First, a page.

Added Haslem: "You never know, but I think everybody was anticipating us to match up with the Bulls, but right now, were in a fight with the Pacers and theyre home, so its not the situation everybody envisioned."

Some observers have already written off the Bulls next season, looking at it as a semi-rebuilding year without Rose and potentially fellow All-Star Luol Deng to begin the campaign, as well as tough offseason decisions with free agents C.J. Watson, Kyle Korver and Ronnie Brewer, not to mention backup center Omer Asik, a restricted free agent. But based on Rose's underrated supporting cast, the team's track record without him in the lineup during the regular season and Tom Thibodeau's coaching acumen, their foes don't believe it's a foregone conclusion that there will be as much slippage as one might expect.

"Its hard to say. Theyre not a bad team without him. They played a lot of this year without D-Rose," Heat point guard Mario Chalmers, who's matched up with Rose since college, when his Kansas team topped Rose's Memphis Tigers in the NCAA national-championship game, told CSNChicago.com. "I still think they can contend for a title. Theyre still a great team. They have good players over there and they have a good coach, so its up to them."

Echoed Haslem: "Theyll figure it out. One thing that I know about Thibodeau, just by playing against him, is that hes a hell of a coach and hes going to have his guys prepared, and play well without him throughout the regular season."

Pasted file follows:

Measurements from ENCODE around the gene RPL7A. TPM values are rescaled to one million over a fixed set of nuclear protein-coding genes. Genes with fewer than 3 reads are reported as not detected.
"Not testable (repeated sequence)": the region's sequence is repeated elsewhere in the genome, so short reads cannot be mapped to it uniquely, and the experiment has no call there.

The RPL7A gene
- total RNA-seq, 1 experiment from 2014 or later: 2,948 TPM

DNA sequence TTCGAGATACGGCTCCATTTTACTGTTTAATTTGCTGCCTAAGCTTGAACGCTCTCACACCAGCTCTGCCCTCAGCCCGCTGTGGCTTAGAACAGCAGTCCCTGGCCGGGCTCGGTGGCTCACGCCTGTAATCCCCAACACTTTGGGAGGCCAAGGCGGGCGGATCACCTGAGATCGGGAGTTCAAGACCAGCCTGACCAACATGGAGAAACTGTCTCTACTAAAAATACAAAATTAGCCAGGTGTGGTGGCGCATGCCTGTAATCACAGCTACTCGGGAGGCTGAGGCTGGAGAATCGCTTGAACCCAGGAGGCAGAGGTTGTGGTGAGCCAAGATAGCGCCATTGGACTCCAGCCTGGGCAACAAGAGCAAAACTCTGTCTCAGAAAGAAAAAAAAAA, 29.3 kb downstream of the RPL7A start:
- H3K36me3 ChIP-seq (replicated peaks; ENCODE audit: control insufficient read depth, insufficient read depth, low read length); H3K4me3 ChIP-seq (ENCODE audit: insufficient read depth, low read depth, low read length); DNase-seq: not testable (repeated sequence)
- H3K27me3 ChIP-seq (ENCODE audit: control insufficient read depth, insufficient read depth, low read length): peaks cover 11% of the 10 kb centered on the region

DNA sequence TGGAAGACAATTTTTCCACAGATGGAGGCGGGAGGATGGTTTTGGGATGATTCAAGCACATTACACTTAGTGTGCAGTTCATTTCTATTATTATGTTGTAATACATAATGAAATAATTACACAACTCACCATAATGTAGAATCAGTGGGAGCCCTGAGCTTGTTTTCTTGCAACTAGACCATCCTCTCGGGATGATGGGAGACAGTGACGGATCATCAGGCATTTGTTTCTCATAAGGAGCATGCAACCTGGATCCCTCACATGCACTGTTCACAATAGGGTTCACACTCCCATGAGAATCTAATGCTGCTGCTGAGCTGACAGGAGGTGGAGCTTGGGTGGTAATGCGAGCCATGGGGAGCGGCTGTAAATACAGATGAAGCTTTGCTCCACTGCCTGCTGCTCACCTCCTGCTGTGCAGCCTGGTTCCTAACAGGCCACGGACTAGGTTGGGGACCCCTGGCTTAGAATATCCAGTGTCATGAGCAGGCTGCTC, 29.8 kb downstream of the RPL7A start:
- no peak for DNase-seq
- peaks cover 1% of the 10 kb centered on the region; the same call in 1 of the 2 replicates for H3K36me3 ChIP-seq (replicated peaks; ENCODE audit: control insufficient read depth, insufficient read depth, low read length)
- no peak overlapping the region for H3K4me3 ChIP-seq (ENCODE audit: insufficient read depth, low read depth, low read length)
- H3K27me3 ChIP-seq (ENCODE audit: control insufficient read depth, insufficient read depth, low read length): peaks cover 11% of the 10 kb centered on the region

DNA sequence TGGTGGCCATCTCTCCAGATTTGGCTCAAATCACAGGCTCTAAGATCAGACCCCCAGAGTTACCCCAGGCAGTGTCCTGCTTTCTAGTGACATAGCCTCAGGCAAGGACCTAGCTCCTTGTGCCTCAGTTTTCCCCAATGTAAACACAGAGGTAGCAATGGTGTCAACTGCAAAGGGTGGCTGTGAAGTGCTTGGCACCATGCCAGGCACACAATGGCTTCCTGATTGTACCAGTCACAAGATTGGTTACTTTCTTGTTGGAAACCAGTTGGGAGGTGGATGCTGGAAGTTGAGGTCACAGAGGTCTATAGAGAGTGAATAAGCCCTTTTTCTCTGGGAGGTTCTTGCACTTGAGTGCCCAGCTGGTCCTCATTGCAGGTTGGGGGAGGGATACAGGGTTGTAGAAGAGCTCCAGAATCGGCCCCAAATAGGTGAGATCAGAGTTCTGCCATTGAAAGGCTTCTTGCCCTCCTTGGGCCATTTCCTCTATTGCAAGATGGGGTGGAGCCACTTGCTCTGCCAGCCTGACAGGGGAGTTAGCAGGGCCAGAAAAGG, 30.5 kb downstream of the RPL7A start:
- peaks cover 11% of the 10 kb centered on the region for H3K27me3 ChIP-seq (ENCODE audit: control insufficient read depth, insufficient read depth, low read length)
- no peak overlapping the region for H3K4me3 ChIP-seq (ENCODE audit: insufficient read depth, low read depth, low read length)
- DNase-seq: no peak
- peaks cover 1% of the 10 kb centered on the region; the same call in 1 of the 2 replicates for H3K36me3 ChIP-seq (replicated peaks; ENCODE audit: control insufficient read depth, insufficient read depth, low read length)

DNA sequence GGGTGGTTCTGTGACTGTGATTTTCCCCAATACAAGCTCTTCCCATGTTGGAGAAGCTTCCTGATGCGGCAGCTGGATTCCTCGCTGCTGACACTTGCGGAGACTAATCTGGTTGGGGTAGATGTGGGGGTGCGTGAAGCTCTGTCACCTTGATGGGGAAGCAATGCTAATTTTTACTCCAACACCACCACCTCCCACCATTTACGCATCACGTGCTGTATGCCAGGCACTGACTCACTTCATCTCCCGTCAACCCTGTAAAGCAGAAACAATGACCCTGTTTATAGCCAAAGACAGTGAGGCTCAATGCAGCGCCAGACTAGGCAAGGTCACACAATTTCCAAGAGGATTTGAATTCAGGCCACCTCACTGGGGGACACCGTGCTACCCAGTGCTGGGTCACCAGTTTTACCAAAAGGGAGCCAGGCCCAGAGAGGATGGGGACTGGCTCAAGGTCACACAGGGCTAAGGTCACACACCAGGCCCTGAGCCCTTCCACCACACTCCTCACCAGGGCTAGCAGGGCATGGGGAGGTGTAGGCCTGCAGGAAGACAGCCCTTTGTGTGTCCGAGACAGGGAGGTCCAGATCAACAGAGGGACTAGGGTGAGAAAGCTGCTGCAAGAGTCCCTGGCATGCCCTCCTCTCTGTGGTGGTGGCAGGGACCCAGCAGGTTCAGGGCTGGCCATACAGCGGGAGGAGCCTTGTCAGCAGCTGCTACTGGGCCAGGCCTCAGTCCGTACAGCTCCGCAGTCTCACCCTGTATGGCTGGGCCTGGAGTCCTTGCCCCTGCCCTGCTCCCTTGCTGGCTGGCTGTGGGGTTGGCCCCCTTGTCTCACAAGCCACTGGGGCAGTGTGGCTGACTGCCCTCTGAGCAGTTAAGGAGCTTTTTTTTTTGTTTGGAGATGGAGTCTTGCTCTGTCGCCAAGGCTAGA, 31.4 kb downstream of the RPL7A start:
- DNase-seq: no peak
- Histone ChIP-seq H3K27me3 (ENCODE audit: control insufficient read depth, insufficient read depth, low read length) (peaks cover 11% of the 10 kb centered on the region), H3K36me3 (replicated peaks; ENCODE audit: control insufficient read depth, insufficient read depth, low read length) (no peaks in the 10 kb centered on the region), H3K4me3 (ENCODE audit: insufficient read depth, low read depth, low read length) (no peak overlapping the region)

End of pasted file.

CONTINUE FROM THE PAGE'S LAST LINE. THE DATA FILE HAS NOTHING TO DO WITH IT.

NBA players aren't doctors, so their medical opinions should be taken with a grain of salt, but other than trained professionals in that field, they know better than anyone else how their peers might be able to recover from injuries that they themselves have endured. West is clearly a different type of player than Rose--the former All-Star is regarded as one of the better players at his position in the game, but certainly isn't a high-flying athlete--but he went through an excruciatingly long recovery process after tearing his own left ACL late last season and while he admitted that he only "turned the corner a month or so ago," he believes Rose will get through it, as it's more mind over matter, or even just hard work and heart--pointing to his chest for emphasis--something he believes Rose has plenty of.

"Well, I think as long as you dont get down on yourself, as long as you dont allow people around you to feel sorry for you, just understand that its just a bump in the road and you can get over it. Obviously the surgery and the rehab is tough. I never even wore a knee brace. Thats how far the rehab and things like that have come and hes got a good work ethic, so hell be fine. Hell get through it and hell return to himself. When youre built differently, in terms of insidenot so much physicallyyou can get through stuff like that."

So, while Chicago is still in an extended state of mourning for its favorite native son, not only do even the Bulls' biggest rivals not feel sorry for the team--though they do empathize with how the Bulls' playoff fate transpired, from a purely competitive aspect--they believe the long-lasting effects to the Bulls' run as a contender will be minimal. However, don't expect those feelings of kinship to last through next spring.